New York, June 30 – Moroccan journalist Hamid el-Mehdaoui was handed a four-month suspended prison sentence by a Casablanca court on Monday and ordered, along with a co-defendant named in the case, to pay a combined 100,000 Moroccan dirhams ($10,290) in damages for criminal defamation, according to the journalist’s website and other news outlets.
The court ordered el-Mehdaoui, editor of the independent news website Badil, and Rabea Al-Ablak, a source for the story in question, to pay the damages to Abdellatif el-Hammouchi, the head of the general directorate of national security who filed the complaint, according to news reports. It is not clear how the two are to split the damages. In addition, el-Mehdaoui was ordered to pay a fine of 6,000 dirhams to the Moroccan state, the reports said.
The sentence follows a civil defamation case last week in which a Moroccan court ordered the privately owned news website Goud to pay 500,000 dirhams in damages to the Moroccan king’s private secretary, Mounir El-Majidi.
“This is the second time in seven days that Morocco has ordered journalists to pay large sums to government officials for alleged defamation,” CPJ Middle East and North Africa Program Coordinator Sherif Mansour said in Washington, D.C. “We see a pattern in which the government targets the resources of media outlets in order to render them silent and discourage critical journalism. We call on Moroccan authorities to put an end to this tactic.”
The charge against el-Mehdaoui was brought over reports in Badil about the death of Moroccan activist Karim Lachqar in May 2014. Badil and several other news outlets reported that Lachqar’s family had accused Moroccan police of torturing the activist, who died while in police custody, el-Mehdaoui told CPJ. In July 2014, the general directorate of national security filed a complaint of criminal defamation against el-Mehdaoui with the prosecutor’s office over a series of reports published in Badil in the weeks following Lashqar’s death.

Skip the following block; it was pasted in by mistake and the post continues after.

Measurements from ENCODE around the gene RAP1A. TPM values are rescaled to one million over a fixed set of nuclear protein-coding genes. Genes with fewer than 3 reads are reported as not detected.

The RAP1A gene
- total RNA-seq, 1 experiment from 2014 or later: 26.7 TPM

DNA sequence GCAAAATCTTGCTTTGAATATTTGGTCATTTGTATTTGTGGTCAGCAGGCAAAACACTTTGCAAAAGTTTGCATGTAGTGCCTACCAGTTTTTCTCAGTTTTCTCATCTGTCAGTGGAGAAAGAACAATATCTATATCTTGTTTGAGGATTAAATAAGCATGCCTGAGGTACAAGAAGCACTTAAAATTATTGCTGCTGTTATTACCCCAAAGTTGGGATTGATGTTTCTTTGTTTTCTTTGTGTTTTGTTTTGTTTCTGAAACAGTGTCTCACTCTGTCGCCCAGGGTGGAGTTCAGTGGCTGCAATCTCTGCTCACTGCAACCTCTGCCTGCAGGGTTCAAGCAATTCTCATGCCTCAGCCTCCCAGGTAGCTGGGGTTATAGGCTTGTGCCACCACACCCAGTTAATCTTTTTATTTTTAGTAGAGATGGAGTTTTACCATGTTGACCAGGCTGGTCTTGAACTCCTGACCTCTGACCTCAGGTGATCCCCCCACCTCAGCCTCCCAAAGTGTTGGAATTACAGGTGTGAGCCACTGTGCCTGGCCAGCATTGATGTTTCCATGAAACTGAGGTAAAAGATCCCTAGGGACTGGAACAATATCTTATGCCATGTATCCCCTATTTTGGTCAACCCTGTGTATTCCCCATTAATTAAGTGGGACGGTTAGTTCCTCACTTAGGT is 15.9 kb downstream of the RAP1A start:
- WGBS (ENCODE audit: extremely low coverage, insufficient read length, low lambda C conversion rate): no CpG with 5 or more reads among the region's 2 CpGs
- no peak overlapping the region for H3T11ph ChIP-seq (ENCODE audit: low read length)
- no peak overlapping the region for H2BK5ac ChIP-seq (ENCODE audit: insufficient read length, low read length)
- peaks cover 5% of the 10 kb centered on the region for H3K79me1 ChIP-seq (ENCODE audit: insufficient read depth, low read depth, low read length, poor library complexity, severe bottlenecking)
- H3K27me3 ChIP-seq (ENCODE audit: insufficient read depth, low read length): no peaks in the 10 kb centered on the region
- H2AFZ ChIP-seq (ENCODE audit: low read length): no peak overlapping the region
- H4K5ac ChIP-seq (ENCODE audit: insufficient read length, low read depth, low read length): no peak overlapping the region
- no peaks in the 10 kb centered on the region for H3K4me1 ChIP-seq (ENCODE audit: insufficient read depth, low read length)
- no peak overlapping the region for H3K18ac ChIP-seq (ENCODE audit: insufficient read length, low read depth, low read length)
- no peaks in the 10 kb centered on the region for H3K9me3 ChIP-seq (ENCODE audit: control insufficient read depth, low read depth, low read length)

Moroccan authorities denied responsibility for Lashqar’s death in a statement issued days after he died, according to news reports. No other media outlets were charged for reporting on his death and the claims of torture, according to Badil. El-Mehdaoui’s lawyers argued in court that Badil did not claim police killed Lashaqr, and had reported only on the conflicting accounts about his death, according to Badil.
Al-Ablak, the co-defendant in the case, was a witness to Lachqar’s arrest and spoke out after his death, according to reports. He is not a journalist, but was charged with “false reporting” and defamation, and went on trial alongside el-Mehdaoui, Badil said.
El-Mehdaoui learned of the sentence while attending a court session for a separate criminal defamation case in the northern city of Meknas, according to news reports. The charge in that case stems from a story published in Badil about reports of a car bombing in the city, el-Mahdaoui told CPJ. The government maintained that the story, which was widely reported at the time, was false, according to the journalist and news reports. The criminal defamation complaint was filed by the Wali (King-appointed governor) of the Meknas-Tafilalet region in April 2015, Badil reported. If convicted, el-Mehdaoui could face a 10-year ban from journalism, up to a year in prison, and a fine of up to 100,000 dirhams, according to Badil.
El-Mehdaoui told CPJ that he faces at least two other court cases on charges related to his journalism. He will appeal the latest sentence against him, according to Badil.
This post originally appeared on Committee to Protect Journalists.